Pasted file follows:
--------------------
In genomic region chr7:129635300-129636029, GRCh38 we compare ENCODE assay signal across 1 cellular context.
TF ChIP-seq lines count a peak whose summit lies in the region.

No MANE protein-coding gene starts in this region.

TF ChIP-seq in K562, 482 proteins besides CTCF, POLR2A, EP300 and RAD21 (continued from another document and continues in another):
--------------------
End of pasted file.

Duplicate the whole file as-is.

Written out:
In genomic region chr7:129635300-129636029, GRCh38 we compare ENCODE assay signal across 1 cellular context.
TF ChIP-seq lines count a peak whose summit lies in the region.

No MANE protein-coding gene starts in this region.

TF ChIP-seq in K562, 482 proteins besides CTCF, POLR2A, EP300 and RAD21 (continued from another document and continues in another):